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Princes Park

This project investigates the effects of future climate change on a large social housing development in Liverpool. The development itself involves the design of over 100 houses on a brownfield site within a masterplan of around 240 new houses.

The study explores the opportunities and constraints of using industrialised timber building systems in the context of climate change and the client’s aim to deliver high quality, affordable housing. It considers innovative volumetric modular systems with best practice timber frame and will seek to develop both concepts in designing for climate change adaptation.

Assessment was made not only of the performance of the building systems, but also of the effect of siting, shading and external envelope design on thermal performance. Alternative Masterplan studies also consider the effects of the urban layout on flood risk, and wind patterns.

Further project details

1. What approach did you take in assessing risks and identifying adaptation measures to mitigate the risks?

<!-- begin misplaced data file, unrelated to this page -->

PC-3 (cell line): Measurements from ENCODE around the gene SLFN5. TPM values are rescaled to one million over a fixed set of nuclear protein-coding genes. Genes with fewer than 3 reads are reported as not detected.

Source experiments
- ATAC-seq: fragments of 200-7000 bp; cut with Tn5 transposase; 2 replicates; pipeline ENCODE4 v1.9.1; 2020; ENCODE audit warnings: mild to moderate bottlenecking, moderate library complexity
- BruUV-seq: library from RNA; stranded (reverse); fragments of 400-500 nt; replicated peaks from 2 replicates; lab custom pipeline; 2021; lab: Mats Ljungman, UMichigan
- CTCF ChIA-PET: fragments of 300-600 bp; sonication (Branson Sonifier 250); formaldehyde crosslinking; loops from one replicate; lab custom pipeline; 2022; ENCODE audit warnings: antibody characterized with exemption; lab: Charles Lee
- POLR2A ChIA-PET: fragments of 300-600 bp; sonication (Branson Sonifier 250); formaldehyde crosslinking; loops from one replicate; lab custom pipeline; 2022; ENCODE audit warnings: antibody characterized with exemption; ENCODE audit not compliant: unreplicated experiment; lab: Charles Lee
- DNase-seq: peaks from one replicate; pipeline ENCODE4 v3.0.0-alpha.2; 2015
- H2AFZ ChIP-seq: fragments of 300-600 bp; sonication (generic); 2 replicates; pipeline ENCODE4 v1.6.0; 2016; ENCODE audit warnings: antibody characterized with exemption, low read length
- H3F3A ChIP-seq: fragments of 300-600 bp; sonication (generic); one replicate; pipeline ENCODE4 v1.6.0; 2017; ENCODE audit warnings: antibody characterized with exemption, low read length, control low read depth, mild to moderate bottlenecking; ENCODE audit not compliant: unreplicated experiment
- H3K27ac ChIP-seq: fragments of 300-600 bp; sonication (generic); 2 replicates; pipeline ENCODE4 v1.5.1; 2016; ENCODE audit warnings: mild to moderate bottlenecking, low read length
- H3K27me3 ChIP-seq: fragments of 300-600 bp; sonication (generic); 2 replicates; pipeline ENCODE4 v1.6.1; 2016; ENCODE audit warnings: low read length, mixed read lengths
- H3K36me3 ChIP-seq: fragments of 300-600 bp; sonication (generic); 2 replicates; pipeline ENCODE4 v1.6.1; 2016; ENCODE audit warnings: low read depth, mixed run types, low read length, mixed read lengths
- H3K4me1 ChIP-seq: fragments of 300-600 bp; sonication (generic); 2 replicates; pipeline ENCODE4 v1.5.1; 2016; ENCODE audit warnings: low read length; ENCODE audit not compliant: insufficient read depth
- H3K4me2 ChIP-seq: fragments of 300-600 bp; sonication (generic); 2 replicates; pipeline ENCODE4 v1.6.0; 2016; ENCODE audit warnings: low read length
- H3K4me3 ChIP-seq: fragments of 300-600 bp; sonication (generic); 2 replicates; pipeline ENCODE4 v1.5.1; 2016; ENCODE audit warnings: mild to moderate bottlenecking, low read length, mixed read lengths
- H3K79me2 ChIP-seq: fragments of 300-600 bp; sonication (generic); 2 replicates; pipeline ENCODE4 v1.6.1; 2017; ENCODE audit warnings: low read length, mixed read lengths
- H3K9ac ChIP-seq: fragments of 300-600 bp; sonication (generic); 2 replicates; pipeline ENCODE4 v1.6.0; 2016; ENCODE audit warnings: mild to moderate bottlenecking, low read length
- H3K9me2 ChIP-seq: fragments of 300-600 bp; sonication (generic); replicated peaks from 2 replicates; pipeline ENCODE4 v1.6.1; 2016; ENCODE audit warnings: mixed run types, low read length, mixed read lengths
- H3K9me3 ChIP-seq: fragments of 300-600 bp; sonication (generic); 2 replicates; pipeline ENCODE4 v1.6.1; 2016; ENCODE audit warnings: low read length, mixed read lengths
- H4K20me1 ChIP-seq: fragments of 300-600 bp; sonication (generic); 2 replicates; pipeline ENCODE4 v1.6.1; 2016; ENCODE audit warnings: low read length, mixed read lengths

The study is approximately 95 per cent complete subject only to submission of final report. Initial research stages focussed on:

  • Analysis of projected future weather data.
  • Psychrometric charts to assess cooling strategies.
  • Comparative thermal modelling of a baseline scheme.
  • Future energy modelling (including potential air conditioning loads).
  • Review of performance and risks of baseline masterplan for ground stability, flooding and wind.
  • Assessment of superstructure, foundations and site stability issues on designs.
  • Review of timber construction systems market and appraisal of selected systems.
  • Climate change risk assessment for a baseline scheme with a focus on high impact risks – the ‘crash test’.